2 – Don’t Show Vaping, It Looks Too Much Like Smoking
The authors of the study on youth e-cig ad “exposure” comment that, “Current advertising … depicts e-cigarettes with vapor that is indistinguishable from cigarette smoke.” Similarly, when a few e-cig ads were banned in the UK, the Advertising Standards Agency (ASA) argued that, “We considered that the manner in which the vapour was exhaled and the heightened focus on this action created a strong association with traditional tobacco smoking.”
The implication of these points is clear: vapor looks too much like smoke to be appropriate in ads. The question it raises is much more puzzling: how do you advertise a product if you can’t show it being used? It’s like having to advertise a car without showing it on the road, or having to advertise food but not being allowed to show somebody eating it.
3 – Don’t Talk About Quitting Smoking by Vaping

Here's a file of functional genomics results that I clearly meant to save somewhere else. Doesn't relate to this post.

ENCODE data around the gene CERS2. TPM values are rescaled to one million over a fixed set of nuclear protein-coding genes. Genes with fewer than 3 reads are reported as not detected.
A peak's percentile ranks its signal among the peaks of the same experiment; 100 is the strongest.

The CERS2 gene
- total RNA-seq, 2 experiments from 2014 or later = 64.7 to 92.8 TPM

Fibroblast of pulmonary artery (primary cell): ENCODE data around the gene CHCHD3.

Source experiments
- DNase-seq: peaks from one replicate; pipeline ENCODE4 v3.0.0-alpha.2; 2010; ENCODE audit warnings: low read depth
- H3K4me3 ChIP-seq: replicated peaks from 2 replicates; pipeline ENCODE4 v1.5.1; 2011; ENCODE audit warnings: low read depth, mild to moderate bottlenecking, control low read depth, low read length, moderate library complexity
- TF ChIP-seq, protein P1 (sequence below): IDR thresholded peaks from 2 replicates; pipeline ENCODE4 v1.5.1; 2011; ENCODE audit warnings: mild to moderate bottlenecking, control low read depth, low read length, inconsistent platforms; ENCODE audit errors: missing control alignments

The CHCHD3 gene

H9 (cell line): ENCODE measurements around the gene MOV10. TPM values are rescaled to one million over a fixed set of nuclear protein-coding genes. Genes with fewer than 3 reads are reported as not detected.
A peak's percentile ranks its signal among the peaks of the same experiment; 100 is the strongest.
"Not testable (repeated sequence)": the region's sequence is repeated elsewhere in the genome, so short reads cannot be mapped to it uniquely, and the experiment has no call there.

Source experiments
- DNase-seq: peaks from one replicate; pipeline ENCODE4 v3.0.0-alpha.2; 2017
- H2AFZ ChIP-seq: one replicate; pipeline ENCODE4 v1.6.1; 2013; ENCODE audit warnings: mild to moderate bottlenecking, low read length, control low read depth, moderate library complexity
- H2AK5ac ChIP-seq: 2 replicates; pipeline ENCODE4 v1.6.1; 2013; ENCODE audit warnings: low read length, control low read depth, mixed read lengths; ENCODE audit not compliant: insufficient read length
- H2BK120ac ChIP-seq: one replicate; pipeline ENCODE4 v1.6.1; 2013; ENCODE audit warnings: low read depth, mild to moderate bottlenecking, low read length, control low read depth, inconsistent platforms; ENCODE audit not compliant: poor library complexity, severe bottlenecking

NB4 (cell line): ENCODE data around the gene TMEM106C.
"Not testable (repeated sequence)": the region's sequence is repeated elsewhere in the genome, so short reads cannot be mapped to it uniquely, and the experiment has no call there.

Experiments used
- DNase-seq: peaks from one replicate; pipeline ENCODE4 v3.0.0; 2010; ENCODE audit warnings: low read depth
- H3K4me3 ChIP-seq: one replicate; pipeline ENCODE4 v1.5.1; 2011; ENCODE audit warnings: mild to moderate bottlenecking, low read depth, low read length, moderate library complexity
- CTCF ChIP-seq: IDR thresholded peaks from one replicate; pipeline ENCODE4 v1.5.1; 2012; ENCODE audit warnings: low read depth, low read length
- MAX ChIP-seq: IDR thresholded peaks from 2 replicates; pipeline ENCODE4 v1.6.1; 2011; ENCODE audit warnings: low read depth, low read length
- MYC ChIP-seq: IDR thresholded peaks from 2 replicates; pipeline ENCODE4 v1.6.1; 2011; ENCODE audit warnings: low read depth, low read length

This is an obvious requirement – since claims that e-cigs can be used for smoking cessation are never allowed – but it’s clear from user surveys that most consumers vape in order to quit smoking or reduce their daily cigarette consumption. The obvious nature of the restriction doesn’t take away from the core point: if you’re selling e-cigarettes, you’re not allowed to mention the main reason people use your product as a selling-point. It’s like being asked to advertise low fat meals without being able to say that it can be used in an effort to lose weight. We might accept this until more evidence is available, but it’s still a crippling limitation.
4 – Don’t Use Sex to Sell